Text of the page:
Tragic Events at Frog Lake and Fort Pitt During the North West Rebellion, Part 2
by W. J. McLean
Manitoba Pageant, Winter 1972, Volume 17, Number 3
On April 19 we reached camp at Frog Lake, where we found James K. Simpson and his family, also Mrs. Delaney and Mrs. Gowanlock. These two unfortunate women were in the keeping of John Pritchard and his family, and he, being reared as a French half-breed, was not harmed by Big Bear's warriors. He extended his sympathy to the two helpless widows, whose husbands had been shot by their side.
On the 20th some of my party visited the scene of the tragic events of April 2nd and did the best we could to inter the bodies of the massacred people, which were lying exposed to the weather where they fell. The Indians had cast the bodies of the two slain priests into the cellar of the church and burned the edifice. We remained in the vicinity of Frog Lake for over two weeks. At this point Mr. James K. Simpson became my confidential interpreter, and was always camped near my tents with his family, as were a number of Indians and half-breeds who were compelled to join the rebellious camp by some of Big Bear's followers.
W. J. McLean, 1885
Chief Big Bear
Among them were three or four very intelligent and influential Indians from the Riding Mountains in the Swan River District. They were well known to me during the ten years I was stationed in the district, which at that time included Fort Qu'Appelle. I sounded them out as to their sentiment and found that they were loyal. After a few days one of them informed me as to what was being discussed in council. This was done through Mr. Simpson so as to avoid detection of my having any dealings with them or they with me.
Late that night, after I had posted Mr. Simpson on what I wished them and their friends to advocate at the following day's council, we both re-paired to a special lodge where our friends would meet us. We had to do !his with great caution and incognito; wrapped with a robe or blanket we went unnoticed to our council tent, and there without fire or light we discussed matters for the following day's council.
We carried on our meetings night after night, increasing the number of our adherents until at last we had a ruling majority at the councils. This caused bitter feelings between the Plain Indians who were followers of Big Bear and the Wood Crees, many of whom were very much against taking part in the rebellion. My friends from Riding Mountain had a letter from Andre Nault addressed to Alexander Hamilin of Lac la Biche urging him and all the half-breeds and Indians of that place to come at once and join Big Bear and then proceed to Batoche and join Riel.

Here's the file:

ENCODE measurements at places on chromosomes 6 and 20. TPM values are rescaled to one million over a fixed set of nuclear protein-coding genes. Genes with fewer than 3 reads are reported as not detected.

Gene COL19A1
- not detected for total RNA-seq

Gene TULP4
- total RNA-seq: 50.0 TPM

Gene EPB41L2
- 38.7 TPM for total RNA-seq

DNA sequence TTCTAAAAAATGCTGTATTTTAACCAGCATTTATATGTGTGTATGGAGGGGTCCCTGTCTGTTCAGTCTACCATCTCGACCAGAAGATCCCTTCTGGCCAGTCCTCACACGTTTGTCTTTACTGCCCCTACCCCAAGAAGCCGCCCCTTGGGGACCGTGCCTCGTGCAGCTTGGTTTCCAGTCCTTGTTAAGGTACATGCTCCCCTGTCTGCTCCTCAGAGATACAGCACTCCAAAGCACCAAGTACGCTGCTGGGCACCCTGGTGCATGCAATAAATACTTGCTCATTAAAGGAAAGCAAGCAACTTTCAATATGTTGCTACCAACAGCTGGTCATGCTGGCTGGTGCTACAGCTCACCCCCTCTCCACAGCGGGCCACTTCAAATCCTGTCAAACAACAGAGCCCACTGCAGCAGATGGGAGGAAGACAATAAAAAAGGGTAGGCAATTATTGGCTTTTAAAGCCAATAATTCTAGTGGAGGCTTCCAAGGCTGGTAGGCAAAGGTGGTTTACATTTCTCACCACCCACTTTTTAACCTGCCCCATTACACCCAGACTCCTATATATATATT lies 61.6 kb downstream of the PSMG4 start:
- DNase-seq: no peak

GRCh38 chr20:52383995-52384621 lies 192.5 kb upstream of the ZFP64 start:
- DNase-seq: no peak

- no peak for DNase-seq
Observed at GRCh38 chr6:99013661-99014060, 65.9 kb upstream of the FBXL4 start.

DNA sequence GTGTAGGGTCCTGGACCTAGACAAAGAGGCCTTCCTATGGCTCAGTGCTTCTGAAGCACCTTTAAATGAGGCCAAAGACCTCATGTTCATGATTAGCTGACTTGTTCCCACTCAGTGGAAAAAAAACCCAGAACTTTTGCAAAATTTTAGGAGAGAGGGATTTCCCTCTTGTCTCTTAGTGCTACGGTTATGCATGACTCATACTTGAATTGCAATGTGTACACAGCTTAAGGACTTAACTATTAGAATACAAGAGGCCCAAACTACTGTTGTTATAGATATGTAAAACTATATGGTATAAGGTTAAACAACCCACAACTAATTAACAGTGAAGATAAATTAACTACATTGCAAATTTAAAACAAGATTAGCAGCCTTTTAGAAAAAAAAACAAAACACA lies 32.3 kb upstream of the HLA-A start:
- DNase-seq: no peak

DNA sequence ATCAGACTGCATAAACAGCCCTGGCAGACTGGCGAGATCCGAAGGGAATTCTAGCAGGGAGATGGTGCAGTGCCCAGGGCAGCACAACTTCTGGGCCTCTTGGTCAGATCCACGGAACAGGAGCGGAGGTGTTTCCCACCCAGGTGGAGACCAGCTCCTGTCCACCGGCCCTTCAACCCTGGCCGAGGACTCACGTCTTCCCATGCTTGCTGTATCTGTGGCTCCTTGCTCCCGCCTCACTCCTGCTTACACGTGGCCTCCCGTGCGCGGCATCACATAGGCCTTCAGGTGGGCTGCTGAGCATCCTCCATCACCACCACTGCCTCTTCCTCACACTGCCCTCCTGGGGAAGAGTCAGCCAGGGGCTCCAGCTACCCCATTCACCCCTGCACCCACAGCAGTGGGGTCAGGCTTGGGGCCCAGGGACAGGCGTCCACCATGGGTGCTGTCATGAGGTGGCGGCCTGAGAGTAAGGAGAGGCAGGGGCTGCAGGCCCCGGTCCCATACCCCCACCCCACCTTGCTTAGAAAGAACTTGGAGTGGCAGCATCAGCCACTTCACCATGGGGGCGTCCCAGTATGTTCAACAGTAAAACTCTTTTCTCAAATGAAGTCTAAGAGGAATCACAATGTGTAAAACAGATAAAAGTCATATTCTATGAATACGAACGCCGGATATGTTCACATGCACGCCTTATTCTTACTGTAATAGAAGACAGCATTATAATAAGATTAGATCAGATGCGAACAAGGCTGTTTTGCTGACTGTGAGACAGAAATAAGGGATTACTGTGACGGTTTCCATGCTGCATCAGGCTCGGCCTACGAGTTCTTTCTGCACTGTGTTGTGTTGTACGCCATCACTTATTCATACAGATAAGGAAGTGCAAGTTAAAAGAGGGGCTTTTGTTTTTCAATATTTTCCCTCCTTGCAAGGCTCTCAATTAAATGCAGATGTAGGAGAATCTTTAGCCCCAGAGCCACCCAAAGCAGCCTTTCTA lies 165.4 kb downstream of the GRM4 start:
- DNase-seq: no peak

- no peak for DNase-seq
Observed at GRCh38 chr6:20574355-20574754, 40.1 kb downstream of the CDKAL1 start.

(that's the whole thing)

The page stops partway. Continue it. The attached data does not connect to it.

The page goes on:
That letter contained many statements that were far from true. It set forth in glowing terms that Louis Riel had fought and won a great battle against the Mounted Police at Duck Lake and that Big Bear's followers had great victories at Frog Lake and Fort Pitt. Hamilin, being a man of good common sense, was not influenced, however, by such exaggerations, and instead of sending them any encouragement, he sent back a message saying that no half-breeds from there would go and join such a murderous rang as Big Bear had as his followers. If they sent any more couriers to him, he, with two hundred men, would receive them with rifles and the same kind of bullets as Big Bear used to kill the innocent priests at Frog Lake. This message was received about 4th of May; and while it was received by the followers of Big Bear with great disappointment and some dismay. the majority of the Wood Crees were secretly pleased and so was I.
Big Bear's band attacking Fort Pitt, 1885.
At this time a despatch came to Chief Big Bear from Chief Pound-maker who was concentrated with his followers near Battleford. It asked Big Bear and his followers to join him without delay. He said on being -notified of Big Bear's starting out, he would send one hundred carts and horses to meet them at the crossing of the Saskatchewan River near Fort Pitt. He would give Big Bear's people a good reception and for this purpose was holding sixty fat cattle for them. After they had joined together they would take Battleford with its large stock of provisions and then go on to join Riel at Batoche.
This important missive was first read by Andre Nault of Big Bear's band. The Wood Crees, however, were not satisfied that Nault's reading as wholly truthful and asked that the letter be read by me. I read it sentence by sentence to the end and it was translated and explained to than without interruption. After all had signified their satisfaction that they were informed correctly according to the letter, "Wandering Spirit" came forward to where I was sitting and putting his hand on my shoulder, remarked, "We can find no fault with him." I did not at this time know what induced this remark, but was afterwards told that Nault and Louis Montour who were suspicious of my influence over the Wood Crees were urging the Plain Crees to kill me.